After living in our house for 5+ years we thought the kitchen could use some changes, although functional it felt as if it were a dark area even though there is a window above the sink. When you walk in the front door the darkness is what you’d notice first. The cabinets are dark and the black granite; well, it goes without saying is positively dark!
We use the island as our place to eat breakfast, use computers, and also food preparation. Although beautiful, granite is a very cold surface to work on while using computers so that was another slight negative. Replacing all of the counters wasn’t an option, from experience if you attempt to remove them chances of damaging the cabinets is a possibility and I really wasn’t planning on a complete kitchen remodel. So enter Bamboo, Woodworkers Source here in Phoenix has been advertising it so thought it was worth looking into.
It’s available in 8′ pieces measuring about 9″ and 12″ wide. It’s also offered as a 4’x8′ sheet. My first step was to buy a 9″ wide piece and make a mock-up. The plan was to simply make the L-shaped piece to fit over the top of the granite. I used Osmo Polyx in a satin for the finish. I was happy with the method, finish, and color of the finished mock-up so the project was a go. We purchased one 4’x8′ sheet and 2 of the 12″ wide boards. One purpose of my blog is to share what I’ve learned and the 4’x8′ sheet needs to be kept flat!! I’d leaned it on edge against the wall, when I was ready to start (about 1 1/2 weeks later) I cut it to approximate length and Diane and I brought it into the house and laid it on top of the island.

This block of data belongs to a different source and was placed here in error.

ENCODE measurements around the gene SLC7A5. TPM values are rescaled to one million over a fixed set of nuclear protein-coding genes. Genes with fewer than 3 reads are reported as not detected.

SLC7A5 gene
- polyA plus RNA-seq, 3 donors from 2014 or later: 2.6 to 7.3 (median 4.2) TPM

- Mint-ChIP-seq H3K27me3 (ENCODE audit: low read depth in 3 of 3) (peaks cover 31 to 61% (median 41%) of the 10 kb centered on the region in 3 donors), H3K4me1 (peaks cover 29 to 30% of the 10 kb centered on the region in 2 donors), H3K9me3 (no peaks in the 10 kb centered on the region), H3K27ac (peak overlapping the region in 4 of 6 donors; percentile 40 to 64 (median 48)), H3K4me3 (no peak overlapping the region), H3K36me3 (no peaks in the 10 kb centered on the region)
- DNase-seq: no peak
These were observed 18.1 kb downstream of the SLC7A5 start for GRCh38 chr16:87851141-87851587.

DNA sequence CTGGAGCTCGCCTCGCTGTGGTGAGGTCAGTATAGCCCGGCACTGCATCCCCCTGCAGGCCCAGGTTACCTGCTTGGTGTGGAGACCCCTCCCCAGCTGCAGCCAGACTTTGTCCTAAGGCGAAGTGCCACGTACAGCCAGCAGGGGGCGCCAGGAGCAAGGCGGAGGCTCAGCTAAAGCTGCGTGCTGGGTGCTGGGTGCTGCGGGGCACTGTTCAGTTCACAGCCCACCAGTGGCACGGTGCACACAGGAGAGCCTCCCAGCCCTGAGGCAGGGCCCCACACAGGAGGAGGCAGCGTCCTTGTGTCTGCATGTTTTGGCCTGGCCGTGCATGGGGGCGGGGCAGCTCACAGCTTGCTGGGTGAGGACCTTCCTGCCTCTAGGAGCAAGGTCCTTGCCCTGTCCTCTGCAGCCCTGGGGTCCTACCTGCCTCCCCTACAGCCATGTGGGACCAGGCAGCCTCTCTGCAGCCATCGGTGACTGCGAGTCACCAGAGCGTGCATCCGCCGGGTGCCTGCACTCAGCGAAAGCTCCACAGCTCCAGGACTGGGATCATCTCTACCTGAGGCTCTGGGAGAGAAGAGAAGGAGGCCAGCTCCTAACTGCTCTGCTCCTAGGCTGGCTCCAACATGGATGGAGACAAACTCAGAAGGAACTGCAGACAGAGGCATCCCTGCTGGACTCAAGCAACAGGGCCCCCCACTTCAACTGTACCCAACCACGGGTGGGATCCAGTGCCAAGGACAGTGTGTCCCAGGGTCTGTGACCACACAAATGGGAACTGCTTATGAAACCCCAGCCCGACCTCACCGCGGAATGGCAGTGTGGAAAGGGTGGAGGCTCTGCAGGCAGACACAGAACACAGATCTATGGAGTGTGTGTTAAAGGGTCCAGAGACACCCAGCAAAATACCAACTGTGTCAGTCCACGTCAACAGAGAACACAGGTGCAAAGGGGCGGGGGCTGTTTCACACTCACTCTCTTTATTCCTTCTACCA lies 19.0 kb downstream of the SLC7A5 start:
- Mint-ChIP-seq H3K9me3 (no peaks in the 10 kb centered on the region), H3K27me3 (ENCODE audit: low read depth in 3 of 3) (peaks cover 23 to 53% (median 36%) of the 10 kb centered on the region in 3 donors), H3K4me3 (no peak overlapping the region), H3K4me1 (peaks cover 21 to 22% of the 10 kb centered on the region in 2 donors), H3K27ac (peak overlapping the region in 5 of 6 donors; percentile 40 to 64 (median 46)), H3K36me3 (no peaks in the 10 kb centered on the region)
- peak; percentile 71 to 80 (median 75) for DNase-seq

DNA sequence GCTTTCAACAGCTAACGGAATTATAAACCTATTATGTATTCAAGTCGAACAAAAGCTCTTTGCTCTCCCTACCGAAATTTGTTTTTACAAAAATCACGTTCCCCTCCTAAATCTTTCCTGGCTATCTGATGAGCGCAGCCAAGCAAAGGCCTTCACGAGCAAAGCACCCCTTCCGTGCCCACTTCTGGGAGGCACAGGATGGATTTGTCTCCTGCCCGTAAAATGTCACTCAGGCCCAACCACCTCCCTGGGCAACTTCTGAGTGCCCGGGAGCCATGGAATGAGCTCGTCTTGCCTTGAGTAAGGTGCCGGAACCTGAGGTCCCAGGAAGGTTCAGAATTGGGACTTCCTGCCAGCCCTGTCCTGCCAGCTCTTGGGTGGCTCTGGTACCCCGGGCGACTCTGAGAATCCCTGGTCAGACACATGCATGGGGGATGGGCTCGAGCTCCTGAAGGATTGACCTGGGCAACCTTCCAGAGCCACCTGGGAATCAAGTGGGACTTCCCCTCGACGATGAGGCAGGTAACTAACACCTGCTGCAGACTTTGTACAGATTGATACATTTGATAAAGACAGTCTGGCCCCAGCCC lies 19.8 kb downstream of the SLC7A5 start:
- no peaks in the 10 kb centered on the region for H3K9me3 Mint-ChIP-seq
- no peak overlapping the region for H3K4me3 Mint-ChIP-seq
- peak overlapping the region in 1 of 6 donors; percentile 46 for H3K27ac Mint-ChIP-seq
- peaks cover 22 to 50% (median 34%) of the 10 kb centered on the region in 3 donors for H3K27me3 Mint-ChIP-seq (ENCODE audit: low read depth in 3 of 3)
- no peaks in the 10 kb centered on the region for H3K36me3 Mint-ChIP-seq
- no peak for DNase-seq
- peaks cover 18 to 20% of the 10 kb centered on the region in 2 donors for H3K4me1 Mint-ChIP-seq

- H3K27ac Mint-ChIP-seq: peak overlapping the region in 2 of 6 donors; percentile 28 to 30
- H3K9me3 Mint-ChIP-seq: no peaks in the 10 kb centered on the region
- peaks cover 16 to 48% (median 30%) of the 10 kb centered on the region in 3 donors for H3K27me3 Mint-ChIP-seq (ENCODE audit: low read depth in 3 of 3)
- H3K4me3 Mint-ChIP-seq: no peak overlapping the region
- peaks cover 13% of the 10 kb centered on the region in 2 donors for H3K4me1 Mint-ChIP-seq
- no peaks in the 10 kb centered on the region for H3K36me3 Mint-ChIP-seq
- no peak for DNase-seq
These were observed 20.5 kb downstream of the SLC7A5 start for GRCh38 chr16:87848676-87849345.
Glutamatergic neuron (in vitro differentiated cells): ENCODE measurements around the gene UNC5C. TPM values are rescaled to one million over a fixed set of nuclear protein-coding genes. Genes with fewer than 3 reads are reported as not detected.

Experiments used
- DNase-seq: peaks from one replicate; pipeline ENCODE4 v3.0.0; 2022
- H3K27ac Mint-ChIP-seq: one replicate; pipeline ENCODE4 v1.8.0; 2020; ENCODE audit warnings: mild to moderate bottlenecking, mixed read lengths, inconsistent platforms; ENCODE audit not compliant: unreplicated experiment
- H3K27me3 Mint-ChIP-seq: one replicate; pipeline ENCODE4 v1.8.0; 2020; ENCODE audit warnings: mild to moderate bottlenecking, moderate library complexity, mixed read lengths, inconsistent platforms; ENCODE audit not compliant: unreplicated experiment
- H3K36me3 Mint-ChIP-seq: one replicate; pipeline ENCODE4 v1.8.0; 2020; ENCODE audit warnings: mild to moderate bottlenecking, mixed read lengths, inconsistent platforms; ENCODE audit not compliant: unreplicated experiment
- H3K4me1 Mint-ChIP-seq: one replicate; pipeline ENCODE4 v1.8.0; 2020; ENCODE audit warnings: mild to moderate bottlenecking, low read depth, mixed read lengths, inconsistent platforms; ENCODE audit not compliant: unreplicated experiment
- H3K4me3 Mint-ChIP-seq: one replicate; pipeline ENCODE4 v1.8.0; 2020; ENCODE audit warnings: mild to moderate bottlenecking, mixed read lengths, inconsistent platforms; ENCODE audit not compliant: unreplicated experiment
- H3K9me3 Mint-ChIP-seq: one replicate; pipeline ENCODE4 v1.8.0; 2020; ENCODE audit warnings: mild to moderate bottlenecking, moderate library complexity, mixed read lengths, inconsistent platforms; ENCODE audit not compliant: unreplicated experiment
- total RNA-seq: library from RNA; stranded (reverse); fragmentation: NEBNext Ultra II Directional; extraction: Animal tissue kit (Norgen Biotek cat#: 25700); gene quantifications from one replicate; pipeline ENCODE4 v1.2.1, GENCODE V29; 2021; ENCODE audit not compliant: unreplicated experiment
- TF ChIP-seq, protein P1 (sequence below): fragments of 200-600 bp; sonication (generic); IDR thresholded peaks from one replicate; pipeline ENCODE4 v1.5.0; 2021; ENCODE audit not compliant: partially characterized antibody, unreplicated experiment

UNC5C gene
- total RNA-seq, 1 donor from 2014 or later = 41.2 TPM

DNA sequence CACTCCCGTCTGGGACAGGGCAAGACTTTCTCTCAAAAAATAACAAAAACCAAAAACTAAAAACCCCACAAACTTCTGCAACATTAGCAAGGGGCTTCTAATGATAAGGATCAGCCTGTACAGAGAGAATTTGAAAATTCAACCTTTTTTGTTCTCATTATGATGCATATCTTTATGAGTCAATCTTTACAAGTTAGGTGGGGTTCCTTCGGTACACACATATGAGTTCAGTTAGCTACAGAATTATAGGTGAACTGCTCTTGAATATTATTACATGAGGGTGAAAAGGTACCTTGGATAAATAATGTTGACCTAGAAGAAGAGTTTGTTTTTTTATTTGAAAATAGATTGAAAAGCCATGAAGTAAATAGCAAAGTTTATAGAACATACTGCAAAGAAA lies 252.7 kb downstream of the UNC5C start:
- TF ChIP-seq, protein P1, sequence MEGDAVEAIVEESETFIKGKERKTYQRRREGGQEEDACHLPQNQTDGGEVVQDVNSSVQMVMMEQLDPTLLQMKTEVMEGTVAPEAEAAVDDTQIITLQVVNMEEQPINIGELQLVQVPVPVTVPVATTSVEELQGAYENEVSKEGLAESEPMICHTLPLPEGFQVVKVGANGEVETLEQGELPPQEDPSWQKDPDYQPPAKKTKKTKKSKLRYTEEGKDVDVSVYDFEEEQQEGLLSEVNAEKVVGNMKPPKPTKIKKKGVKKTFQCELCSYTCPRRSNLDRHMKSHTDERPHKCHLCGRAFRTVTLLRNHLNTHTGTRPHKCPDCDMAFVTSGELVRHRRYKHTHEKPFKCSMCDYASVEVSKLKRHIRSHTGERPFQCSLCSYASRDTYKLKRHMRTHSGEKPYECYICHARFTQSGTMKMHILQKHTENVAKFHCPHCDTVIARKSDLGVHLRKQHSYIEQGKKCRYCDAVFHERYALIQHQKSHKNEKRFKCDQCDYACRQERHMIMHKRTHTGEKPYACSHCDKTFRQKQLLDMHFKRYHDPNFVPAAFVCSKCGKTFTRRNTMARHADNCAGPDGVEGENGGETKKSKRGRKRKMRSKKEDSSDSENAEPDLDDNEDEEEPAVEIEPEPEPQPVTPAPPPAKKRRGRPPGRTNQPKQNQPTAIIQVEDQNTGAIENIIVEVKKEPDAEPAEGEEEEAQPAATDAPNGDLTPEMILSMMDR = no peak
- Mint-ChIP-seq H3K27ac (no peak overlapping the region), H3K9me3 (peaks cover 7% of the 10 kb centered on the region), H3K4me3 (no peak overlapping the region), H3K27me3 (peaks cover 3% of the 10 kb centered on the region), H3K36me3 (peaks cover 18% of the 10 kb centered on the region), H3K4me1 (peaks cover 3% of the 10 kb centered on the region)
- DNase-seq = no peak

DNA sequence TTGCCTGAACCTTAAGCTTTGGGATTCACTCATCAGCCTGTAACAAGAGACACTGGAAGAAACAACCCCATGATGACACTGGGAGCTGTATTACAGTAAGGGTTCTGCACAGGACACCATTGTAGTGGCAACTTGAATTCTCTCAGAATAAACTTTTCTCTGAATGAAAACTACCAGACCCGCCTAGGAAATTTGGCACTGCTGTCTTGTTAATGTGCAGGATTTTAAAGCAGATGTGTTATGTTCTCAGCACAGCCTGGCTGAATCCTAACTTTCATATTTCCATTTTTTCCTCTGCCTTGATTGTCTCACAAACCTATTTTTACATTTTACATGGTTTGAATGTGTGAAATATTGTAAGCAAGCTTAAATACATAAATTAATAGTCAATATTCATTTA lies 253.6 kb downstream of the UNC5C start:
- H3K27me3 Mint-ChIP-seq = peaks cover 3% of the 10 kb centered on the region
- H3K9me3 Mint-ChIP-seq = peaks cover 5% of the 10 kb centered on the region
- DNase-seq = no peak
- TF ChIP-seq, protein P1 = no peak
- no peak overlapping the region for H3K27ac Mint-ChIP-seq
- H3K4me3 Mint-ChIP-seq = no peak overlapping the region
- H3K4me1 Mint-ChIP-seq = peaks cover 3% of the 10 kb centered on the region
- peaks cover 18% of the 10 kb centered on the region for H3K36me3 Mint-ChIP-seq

It warped big time!! I called Woodworkers Source and they were willing to exchange the sheet but since I’d already cut it that wasn’t an option. Decided to let it lay to see if it would relax flat on its own but also sprayed water on it and clamped a straight edge across both edges. The parallel clamps were put on without a lot of pressure and I’d tighten them every couple of hours. I did hear some cracking but nothing major. It makes sense, if you look at the right hand picture think of a round piece of Bamboo being sliced into “planks”. Some of them will be more of a C shape and only make contact on the outer edges. I wasn’t concerned about the piece bowing once it was installed because of my plan for building it.
Construction was typical so I won’t bore you with the details. The granite wasn’t square so I scribed it in place and used a small trim saw with a straight edge to cut it. Jointer planed to smooth the cut and then edged it with 1 5/8″ wide strips of the Bamboo. This was glued and screwed into place.
The first step was to cut the banding and pre-drilling and countersink for the screws. Pieces were clamped in place and a screw was inserted into the hole, tapped with a small hammer to locate it, then pre-drilled before applying the glue. To guarantee a good joint it they were also clamped, old school style!
Before flipping the piece over the bottom was prepared by using a cabinet scraper to remove the glue and surface the joint, sanded, and a small round over was done to the outer edge. Two coats of shellac were then brushed on so that both surfaces will be sealed and not absorb moisture — want to prevent any warping since the plan is to simply lay this over the granite.
To finish the top the process was the same as the bottom — scrape off glue lines, sand, and round over the edge. Three coats of the Osmo Polyx satin finish were hand rubbed into the wood using a white, nylon scrubby. I allowed 24 hours drying time between each coat. My neighbor helped bring it in and my fingers were crossed. I’d broken that rule of dry fitting, this piece was much to large and awkward for Diane and I to do that! Thankfully, it dropped right on and fits like a glove. There is no movement and if a future owner prefers to have matching granite it’ll simply lift off!
This is beautiful John, really takes the kitchen to a new level!
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